The study was designed as a single blind, randomized, controlled, parallel group, Phase IV trial of a newer atypical antipsychotic, asenapine versus existing standard atypical antipsychotic, olanzapine and was carried out at a single centre. This study was initiated after approval from the Institutional Ethics Committee and spanned over a period of 12 months since inception (BMC/PG/174/1(2)). The target sample size was 33 in each group. Considering Type I error = 0.05, power 80%, effect size = 7 for the Brief Psychiatric Rating Scale (BPRS), standard deviation (SD) = 10 for BPRS [11], the required sample is 33 patients in each group. These parameters were obtained from previous similar studies. Sample size was calculated with this formula, n = 2 (Zα + Z1−β) 2σ2 /Δ2, where Zα, Z1−β, σ, Δ were respectively 1.96, 0.8416, 1, 0.7. After including 20% drop-out the number of patients required to be recruited in each group is 40. All patients were scheduled for screening visit. Patients of either sex, aged between 18 to 50 years attending outpatient department (OPD) were diagnosed as schizophrenia by Psychiatrist and were selected as per eligibility criteria. Patients with severe psychosis, hepatic or renal impairment, on any other antipsychotic or antidepressant or immunosuppressant drugs, with substance abuse and pregnant females, lactating mothers were excluded. Written informed consent was taken from each recruited participant. Concomitant medication was noted and non-permitted medications were withdrawn prior to randomization of the study. Laboratory parameters including random blood sugar, lipid profile, complete hemogram, electrocardiogram (ECG) and clinical parameters like blood pressure (BP), body weight were assessed at screening visit. The baseline visit was scheduled five days after screening visit. Each recruited subject received daily treatment with the trial medication for duration of 12 weeks. Patient was advised for at least two follow ups in between the start and end of the study. Efficacy was assessed by BPRS [11], Clinical Global Impression (CGI)-S, CGI-I [12-14], where safety was assessed by evaluating clinical and laboratory parameters (complete hemogram, Random blood sugar, lipid profile) at screening and at end of study visit. The BPRS is a rating scale which a clinician or researcher may use to measure psychiatric symptoms such as depression, anxiety, hallucinations and unusual behavior. Each symptom is rated 1−7 and a total of 24 symptoms are scored. 1-absent, 2-very mild, 3-mild, 4-moderate, 5-moderately severe, 6-severe, 7-extremely severe. A total 18 symptoms are assessed in this method. CGI scale is treatment response ratings which should take account of both therapeutic efficacy and treatment-related adverse events. Each component of the CGI is rated separately; the instrument does not yield a global score.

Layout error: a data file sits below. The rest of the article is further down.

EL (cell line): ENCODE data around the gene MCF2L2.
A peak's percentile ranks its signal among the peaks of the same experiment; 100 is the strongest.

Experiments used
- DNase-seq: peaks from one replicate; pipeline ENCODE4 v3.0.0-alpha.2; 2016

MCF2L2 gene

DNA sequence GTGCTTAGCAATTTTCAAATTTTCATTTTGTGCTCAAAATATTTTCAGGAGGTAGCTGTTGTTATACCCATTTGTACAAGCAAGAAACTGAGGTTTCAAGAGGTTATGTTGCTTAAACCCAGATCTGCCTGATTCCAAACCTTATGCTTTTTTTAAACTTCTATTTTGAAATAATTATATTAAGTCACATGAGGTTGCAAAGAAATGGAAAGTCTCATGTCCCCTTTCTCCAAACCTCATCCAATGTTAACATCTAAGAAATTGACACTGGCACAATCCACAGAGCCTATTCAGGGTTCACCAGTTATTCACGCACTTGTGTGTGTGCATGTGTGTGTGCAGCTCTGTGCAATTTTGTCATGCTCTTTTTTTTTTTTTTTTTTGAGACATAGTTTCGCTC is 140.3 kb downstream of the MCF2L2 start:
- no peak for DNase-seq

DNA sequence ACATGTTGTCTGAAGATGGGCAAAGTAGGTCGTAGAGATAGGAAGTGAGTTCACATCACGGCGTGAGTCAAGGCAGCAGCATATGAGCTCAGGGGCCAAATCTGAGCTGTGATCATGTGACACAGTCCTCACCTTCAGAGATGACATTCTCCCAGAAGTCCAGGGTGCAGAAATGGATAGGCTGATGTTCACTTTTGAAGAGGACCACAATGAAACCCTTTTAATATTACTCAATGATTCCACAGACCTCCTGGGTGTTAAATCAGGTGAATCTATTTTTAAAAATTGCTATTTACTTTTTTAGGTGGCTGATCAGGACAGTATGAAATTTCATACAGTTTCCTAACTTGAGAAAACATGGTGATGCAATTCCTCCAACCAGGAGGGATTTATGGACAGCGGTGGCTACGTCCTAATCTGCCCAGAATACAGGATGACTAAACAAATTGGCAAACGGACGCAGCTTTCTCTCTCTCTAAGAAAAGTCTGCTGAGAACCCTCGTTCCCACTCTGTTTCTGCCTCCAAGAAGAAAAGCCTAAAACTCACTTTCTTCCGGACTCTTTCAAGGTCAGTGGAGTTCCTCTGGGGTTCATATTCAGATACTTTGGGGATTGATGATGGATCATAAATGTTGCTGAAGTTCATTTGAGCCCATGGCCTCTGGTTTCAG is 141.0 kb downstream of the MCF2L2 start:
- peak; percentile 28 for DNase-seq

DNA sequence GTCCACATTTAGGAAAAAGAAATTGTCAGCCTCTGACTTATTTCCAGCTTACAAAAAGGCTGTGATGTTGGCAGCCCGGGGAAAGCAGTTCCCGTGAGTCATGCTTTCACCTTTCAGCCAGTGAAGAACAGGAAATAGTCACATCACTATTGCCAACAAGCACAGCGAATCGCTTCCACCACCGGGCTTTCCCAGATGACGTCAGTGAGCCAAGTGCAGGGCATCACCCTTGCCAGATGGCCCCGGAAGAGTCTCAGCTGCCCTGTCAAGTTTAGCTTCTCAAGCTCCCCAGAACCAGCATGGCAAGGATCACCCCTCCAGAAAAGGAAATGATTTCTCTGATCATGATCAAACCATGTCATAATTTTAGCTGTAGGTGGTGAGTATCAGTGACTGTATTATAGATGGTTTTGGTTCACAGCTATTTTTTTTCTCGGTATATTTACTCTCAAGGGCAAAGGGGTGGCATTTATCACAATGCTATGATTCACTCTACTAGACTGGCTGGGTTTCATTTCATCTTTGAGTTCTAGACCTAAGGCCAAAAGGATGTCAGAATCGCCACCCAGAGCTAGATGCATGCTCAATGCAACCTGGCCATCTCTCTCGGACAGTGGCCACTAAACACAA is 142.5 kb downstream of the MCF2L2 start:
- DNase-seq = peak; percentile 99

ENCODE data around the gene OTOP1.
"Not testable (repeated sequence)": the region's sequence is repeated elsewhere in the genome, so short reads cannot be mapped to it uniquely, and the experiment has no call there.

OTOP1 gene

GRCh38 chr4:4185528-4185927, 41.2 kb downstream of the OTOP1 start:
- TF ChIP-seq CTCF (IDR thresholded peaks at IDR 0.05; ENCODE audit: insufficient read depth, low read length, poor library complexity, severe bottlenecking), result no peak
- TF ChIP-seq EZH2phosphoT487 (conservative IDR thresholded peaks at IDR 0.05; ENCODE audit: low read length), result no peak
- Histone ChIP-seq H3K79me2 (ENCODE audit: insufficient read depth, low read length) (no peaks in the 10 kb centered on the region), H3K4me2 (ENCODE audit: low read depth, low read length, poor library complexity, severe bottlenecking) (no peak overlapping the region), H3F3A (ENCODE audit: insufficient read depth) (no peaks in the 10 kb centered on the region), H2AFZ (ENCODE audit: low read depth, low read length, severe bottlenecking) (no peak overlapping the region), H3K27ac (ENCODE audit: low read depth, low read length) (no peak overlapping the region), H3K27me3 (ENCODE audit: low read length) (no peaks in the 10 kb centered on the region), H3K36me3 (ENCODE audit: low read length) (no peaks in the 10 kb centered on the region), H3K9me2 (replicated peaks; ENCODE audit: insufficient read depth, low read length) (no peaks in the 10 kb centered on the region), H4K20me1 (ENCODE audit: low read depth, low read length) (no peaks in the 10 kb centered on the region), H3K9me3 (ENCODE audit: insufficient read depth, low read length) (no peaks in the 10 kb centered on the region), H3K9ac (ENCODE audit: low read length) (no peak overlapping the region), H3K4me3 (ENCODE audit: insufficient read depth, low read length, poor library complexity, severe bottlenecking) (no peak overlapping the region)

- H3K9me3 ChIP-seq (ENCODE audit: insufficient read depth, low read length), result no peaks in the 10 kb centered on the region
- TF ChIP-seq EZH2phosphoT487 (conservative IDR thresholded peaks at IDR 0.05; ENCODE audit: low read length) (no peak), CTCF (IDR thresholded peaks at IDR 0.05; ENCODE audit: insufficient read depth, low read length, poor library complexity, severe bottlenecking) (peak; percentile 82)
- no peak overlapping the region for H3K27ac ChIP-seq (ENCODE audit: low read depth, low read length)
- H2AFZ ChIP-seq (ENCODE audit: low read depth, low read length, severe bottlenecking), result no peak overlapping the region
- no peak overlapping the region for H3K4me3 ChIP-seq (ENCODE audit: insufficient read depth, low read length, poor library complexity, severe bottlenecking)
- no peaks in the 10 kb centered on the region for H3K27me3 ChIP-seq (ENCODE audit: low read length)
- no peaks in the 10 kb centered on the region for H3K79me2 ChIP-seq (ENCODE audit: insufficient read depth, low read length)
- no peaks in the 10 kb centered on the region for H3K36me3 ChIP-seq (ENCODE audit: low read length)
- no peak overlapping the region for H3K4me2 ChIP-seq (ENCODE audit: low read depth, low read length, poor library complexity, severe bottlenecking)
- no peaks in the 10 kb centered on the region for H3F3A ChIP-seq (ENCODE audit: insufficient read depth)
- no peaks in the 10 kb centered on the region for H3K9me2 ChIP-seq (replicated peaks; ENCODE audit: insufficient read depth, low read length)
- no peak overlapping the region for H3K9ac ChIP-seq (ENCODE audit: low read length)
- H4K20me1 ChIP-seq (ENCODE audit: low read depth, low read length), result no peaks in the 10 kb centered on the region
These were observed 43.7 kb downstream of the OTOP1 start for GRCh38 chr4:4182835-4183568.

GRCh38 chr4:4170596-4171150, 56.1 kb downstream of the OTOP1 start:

Severity of Illness (CGI-S)

Considering your total clinical experience with this parti-cular population, how mentally ill is the patient at this time?

  • 0 = Not assessed

  • 1 = Normal, not at all ill

  • 2 = Borderline mentally ill

  • 3 = Mildly ill

  • 4 = Moderately ill

  • 5 = Markedly ill

  • 6 = Severely ill

  • 7 = Among the most extremely ill patients

Global Improvement (CGI-I)

Rates total improvement whether or not; it is due entirely to drug treatment. Compared to his condition at admission to the project, how much has he changed?

  • 0 = Not assessed

  • 1 = Very much improved

  • 2 = Much improved

  • 3 = Minimally improved

  • 4 = No change

  • 5 = Minimally worse

  • 6 = Much worse

  • 7 = Very much worse